An updated view on the reliability of different protocols for the assessment of conditioned pain modulation
Firstly, Graven-Nielsen et al.1 studied different cuff CPM protocols for their influence on CS intensity, duration, and location at baseline and at 1-month follow-up in 20 pain-free subjects. For TS on the lower leg ICC >0.75 (excellent reliability), for TS on the lower leg in combination with CS on the opposite lower leg ICC >0.75 (excellent reliability), and for the calculated CPM effect ICC >0.6 (good reliability).
Secondly, Imai et al.3 compared 5 different TS modalities (electrical, heat, handheld algometry, cuff pressure pain threshold, and cuff pressure pain tolerance) and 2 different CS (cold pressor test [CPT] and cuff algometry) in 26 pain-free subjects. The study investigated within and between session reliability where sessions were divided by 1 to 3 weeks. The largest CPM effect and the most reliable combination was achieved by handheld algometry as TS and CPT as CS. Reliability for cuff algometry as TS demonstrated ICC >0.75 (excellent reliability) and coefficient of variation (CV) <18%. Moreover, reliability for cuff algometry as TS during cuff CS showed ICC >0.75 (excellent reliability) and CV <18%.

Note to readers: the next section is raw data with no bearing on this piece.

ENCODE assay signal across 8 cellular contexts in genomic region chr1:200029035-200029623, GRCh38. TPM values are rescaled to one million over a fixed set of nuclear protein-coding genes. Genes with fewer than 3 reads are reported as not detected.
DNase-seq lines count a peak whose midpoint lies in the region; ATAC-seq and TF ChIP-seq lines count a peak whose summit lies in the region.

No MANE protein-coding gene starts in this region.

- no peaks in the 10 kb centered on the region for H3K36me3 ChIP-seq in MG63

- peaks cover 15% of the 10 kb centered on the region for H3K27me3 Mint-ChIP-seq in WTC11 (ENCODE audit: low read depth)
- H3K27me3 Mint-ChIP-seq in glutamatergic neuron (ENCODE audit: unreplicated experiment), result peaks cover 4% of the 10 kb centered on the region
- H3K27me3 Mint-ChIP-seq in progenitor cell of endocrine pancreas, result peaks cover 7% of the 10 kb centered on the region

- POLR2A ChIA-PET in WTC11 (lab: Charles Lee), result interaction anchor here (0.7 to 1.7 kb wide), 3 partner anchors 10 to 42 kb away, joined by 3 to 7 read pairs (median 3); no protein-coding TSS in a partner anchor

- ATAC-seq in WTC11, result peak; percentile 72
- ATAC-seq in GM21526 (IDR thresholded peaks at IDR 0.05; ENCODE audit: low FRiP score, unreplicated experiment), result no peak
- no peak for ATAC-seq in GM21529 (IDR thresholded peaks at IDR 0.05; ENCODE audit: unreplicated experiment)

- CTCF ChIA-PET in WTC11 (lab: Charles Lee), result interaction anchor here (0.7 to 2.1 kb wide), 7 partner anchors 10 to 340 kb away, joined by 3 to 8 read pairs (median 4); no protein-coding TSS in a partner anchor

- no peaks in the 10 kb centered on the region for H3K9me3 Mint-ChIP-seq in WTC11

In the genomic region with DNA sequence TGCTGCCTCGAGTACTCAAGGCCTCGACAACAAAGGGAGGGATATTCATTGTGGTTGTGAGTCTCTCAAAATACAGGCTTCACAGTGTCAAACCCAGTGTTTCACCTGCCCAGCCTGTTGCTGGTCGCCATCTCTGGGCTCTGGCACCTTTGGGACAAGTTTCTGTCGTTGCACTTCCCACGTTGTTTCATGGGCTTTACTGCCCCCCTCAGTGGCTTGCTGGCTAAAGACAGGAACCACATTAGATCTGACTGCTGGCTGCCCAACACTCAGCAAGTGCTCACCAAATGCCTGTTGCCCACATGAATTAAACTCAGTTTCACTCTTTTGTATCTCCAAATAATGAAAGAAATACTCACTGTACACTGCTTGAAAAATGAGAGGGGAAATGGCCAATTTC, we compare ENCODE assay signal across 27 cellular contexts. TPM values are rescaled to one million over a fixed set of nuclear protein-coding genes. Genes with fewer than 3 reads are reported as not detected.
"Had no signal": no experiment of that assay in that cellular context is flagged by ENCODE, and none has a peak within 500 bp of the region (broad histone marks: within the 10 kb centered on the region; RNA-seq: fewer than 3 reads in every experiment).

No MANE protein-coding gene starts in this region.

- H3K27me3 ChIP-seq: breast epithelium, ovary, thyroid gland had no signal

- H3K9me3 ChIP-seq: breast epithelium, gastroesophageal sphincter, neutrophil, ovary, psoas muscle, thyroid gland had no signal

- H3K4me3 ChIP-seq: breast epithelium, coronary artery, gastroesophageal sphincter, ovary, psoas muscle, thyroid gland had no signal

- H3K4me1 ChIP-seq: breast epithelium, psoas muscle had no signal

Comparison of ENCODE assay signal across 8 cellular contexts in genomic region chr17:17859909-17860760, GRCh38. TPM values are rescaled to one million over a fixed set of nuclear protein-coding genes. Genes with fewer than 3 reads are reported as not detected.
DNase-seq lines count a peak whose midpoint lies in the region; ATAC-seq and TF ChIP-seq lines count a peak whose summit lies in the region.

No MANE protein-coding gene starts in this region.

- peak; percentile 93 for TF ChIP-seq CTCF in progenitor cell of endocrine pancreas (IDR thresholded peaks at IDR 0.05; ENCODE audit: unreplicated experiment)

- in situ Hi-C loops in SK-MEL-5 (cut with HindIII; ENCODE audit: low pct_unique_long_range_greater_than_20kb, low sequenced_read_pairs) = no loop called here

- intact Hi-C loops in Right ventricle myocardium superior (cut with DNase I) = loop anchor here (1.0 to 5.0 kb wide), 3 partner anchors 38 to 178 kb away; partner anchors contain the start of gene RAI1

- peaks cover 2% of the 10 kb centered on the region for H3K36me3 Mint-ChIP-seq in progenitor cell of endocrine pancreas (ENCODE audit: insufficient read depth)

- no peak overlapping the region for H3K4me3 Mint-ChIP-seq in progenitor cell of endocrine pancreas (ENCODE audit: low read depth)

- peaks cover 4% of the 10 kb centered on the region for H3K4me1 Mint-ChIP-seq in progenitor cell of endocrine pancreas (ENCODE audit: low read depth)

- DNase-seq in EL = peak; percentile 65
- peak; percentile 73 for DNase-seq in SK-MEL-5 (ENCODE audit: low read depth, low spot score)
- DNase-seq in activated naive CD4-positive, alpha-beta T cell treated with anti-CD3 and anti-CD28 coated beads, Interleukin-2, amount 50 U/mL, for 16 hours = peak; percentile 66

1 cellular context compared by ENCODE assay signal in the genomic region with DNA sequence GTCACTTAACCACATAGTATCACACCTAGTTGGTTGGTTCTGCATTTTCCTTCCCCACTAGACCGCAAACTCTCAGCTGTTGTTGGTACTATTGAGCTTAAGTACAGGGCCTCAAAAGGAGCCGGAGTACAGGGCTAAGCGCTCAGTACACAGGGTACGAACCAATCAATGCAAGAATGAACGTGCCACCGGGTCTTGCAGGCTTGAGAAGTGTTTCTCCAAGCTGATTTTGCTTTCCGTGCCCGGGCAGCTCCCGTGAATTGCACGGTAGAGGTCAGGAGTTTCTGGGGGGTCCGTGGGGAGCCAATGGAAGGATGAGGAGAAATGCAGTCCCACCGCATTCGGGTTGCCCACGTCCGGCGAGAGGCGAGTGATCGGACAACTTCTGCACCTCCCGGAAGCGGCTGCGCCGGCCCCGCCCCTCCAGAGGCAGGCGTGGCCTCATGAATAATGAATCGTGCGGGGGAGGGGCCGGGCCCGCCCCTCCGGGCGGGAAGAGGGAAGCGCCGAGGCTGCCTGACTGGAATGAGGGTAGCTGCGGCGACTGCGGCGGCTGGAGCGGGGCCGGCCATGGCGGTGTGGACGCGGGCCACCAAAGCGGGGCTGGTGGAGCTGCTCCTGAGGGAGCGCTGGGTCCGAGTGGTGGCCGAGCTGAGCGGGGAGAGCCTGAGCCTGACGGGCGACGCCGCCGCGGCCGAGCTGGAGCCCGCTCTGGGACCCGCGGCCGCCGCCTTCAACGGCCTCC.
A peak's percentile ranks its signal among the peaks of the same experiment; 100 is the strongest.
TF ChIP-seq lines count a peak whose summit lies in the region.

Thirdly, Graven-Nielsen et al.2 investigated CPM in 125 pain-free subjects using the cuff algometry as TS and the CPT as CS. Intersession reliability of cuff algometry demonstrated an ICC >0.75 (excellent reliability) and CV <18%. Further, the study suggested that cuff algometry as TS was not significantly influenced by gender and age.
Finally, Vaegter and Graven-Nielsen5 investigated temporal summation of pain and CPM profiles in 400 patients with chronic pain. Intrasession reliability of cuff algometry as TS showed ICCs >0.75 (excellent reliability) and intrasession CV <19%.
In addition to the impressive work done by Kennedy et al.,4 these recent studies suggest that cuff algometry is a reliable user-independent method for assessing pain sensitivity and CPM in healthy controls and chronic pain patients.